The Australian National Botanic Gardens, sited on the slopes of Black Mountain, is the world's finest living collection of Australian native plants. Set among natural eucalypts, they provide an ideal setting to display the nation's unique and beautiful floral heritage. The variety of eco-systems in the Gardens encourages a host of birds. Other features include the Aboriginal Track, a Rock Garden, Rainforest Gully, the Mallee and the Tasmanian Garden.

Consistently voted Canberra's premier tourist attraction, the Australian War Memorial is not only a fitting tribute to the men and women who gave their lives in service of their country, but also a fascinating, highly-informative museum, that seeks to educate modern Australians about the conflicts that have blighted their country's past. Housing an in-depth exhibition for every war Australia has ever been involved in, and boasting passionate, knowledgeable tour guides, visitors are strongly advised to set aside at least half a day to do the museum justice. A must-see for anyone seeking a sobering, humanising reminder of how dearly war can cost a nation.

The Canberra Space Centre contains a collection of space memorabilia, models, theatres and interactive exhibits covering the last 40 years of space flight and exploration. Visitors can weigh themselves on the moon and see Mars in 3-D.

Opened to the public in 1979, Cockington Green at Gold Creek Village is an award-winning display of miniature buildings and landscaped gardens and one of Canberra's landmark attractions. As well as the stunning miniature displays and breathtaking gardens, there is a Heritage Rose Walk, a maze, several cafés, a barbecue, picnic and playground areas and a steam train ride that circles the grounds.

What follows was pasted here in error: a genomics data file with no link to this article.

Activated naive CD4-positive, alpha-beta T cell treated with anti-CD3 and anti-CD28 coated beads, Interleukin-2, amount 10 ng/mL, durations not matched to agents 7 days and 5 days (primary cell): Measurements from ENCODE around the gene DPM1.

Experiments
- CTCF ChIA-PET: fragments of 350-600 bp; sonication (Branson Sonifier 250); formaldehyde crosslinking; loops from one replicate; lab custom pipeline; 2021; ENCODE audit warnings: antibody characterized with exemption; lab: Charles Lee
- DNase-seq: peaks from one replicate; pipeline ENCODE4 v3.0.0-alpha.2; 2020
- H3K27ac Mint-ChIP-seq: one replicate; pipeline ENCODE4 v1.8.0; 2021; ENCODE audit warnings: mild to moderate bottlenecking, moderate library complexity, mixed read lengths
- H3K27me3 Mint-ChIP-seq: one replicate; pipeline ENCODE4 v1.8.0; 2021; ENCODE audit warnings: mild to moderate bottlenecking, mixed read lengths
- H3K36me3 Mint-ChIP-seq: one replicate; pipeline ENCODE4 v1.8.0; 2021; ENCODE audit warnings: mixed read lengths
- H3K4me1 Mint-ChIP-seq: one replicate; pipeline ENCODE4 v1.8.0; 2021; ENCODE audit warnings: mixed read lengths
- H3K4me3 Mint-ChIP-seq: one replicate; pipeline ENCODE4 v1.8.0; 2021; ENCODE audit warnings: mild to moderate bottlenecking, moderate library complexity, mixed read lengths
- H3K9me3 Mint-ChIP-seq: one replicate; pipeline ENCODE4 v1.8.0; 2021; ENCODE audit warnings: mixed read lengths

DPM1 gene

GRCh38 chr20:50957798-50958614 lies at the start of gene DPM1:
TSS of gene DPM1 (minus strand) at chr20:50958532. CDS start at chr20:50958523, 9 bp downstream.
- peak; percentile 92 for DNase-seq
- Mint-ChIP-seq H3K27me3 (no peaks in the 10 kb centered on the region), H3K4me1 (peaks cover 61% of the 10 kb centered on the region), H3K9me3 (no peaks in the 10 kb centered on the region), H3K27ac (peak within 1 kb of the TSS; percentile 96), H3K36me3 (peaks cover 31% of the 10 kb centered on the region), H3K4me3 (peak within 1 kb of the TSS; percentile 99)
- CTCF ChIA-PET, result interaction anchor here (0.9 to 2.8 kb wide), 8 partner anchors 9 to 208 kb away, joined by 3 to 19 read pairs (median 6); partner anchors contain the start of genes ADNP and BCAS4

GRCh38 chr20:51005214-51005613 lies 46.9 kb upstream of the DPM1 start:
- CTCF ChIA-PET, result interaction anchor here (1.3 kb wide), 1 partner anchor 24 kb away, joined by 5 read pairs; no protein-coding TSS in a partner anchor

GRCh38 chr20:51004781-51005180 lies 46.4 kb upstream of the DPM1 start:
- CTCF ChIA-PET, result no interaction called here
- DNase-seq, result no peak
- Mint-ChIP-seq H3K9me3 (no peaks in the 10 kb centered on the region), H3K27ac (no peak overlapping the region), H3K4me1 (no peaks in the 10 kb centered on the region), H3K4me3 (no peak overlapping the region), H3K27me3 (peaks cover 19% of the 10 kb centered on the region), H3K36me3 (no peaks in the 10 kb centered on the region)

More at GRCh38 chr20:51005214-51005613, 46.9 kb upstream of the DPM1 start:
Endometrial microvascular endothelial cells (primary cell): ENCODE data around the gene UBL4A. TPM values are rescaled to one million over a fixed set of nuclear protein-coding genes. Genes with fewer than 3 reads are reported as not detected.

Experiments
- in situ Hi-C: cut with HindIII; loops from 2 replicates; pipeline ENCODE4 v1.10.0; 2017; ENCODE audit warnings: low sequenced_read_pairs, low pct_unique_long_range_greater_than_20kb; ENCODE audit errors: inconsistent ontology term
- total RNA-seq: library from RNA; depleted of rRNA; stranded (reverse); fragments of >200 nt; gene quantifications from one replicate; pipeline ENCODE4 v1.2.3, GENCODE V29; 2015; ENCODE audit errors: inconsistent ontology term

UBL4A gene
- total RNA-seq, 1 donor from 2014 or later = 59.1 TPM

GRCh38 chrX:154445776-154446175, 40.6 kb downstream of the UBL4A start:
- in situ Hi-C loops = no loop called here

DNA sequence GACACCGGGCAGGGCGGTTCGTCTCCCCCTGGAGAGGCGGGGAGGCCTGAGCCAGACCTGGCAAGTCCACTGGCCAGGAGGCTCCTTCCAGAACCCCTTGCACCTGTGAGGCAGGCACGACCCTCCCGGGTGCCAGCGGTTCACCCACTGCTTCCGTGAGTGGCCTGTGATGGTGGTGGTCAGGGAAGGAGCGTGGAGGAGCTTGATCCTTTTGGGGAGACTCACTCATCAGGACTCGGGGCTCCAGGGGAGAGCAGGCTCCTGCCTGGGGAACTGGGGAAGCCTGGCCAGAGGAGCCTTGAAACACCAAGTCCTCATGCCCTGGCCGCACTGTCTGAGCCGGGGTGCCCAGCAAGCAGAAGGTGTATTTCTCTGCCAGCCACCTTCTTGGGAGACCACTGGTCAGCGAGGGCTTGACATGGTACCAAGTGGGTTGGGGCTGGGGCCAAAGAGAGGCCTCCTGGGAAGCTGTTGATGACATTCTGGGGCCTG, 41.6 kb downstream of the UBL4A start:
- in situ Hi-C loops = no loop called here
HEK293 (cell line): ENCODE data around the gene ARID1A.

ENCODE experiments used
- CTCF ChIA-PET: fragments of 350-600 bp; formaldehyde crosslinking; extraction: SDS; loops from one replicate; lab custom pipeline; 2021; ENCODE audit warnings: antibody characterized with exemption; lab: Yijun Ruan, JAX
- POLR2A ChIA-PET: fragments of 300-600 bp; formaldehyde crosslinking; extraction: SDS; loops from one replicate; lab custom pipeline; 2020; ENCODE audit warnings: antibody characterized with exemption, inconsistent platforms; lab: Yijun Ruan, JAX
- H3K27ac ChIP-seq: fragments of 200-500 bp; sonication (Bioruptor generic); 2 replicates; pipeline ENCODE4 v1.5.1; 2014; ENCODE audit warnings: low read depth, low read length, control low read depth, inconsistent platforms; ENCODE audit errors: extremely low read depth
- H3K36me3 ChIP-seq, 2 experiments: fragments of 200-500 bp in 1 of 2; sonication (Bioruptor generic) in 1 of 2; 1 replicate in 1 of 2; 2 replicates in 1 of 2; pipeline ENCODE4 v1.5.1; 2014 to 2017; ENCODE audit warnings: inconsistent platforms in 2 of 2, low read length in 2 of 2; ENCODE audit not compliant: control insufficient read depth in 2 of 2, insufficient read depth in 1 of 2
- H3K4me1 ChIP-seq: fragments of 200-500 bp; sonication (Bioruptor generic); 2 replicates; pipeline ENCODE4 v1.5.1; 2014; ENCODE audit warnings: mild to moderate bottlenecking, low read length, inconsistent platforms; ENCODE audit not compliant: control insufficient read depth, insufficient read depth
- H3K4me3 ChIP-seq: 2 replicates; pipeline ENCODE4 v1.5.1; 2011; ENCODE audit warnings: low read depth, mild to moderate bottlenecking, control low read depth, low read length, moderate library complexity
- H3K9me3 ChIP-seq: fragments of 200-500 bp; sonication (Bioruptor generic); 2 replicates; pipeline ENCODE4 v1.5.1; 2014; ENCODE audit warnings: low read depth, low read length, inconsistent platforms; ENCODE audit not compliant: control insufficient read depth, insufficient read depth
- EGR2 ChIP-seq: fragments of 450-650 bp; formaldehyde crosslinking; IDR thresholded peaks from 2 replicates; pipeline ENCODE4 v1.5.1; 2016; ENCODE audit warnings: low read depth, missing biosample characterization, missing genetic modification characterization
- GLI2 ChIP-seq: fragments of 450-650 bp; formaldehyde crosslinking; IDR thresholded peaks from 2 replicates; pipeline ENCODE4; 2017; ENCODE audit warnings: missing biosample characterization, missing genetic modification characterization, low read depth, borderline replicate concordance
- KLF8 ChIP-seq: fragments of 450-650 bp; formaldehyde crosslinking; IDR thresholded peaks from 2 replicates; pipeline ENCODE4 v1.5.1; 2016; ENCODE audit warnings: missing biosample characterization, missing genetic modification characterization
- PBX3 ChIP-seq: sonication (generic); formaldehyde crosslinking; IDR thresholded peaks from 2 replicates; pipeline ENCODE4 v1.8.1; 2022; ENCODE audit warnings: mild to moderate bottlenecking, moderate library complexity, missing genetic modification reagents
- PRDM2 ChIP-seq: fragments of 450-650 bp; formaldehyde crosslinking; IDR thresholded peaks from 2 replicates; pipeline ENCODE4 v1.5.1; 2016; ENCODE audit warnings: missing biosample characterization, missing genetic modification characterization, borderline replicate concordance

The Australian Railway Historical Society Inc operates regular Sunday steam train rides to Royalla on the first and third Sunday of each month, and on the second and fourth Sunday operates rail motor trains to Royalla. Ride the 'Spirit of Tuggeranong' or the 'Tin Hare Express' to Royalla, enjoy a picnic lunch and then hop back on for the return trip. Other trips available include evening railroad dinner and dancing trips. The trains operate from Queanbeyan Railway Station, Henderson Road.

Located on the south shore of the lake, the National Gallery has the best collection of art in the country. The Australian collection ranges from traditional Aboriginal art through to 20th-century works by Tom Roberts, Arthur Boyd, Sidney Nolan and Albert Tucker. Aboriginal works include bark paintings from Arnhem Land, pukumaniburial poles from the Tiwi people and printed fabrics from central Australia. A permanent feature is The Aboriginal Memorial (1987-88), an installation of 200 painted hollow log coffins by the artists of Ramingining in Arnhem Land. The Memorial ,a collaborative work involving 43 artists, is dedicated to all indigenous Australians who have lost their lives defending their country since European settlement. There's also plenty of foreign art from all eras, and many important international exhibitions are exhibited in Canberra on their way around the world. The collection is not confined to paintings; sculptures, prints, drawings, photographs, furniture, ceramics, fashion, textiles and silverware are all on display.

View exotic and native animals, ocean and freshwater fish, reptiles and amphibians. See leopards, lions, tigers, cougars, bears, monkeys, Tasmanian devils, sharks and Barrier Reef exhibits. Feed kangaroos and pat dingoes. The complex is beside Lake Burley Griffin, and large habitats provide ideal viewing for education and enjoyment.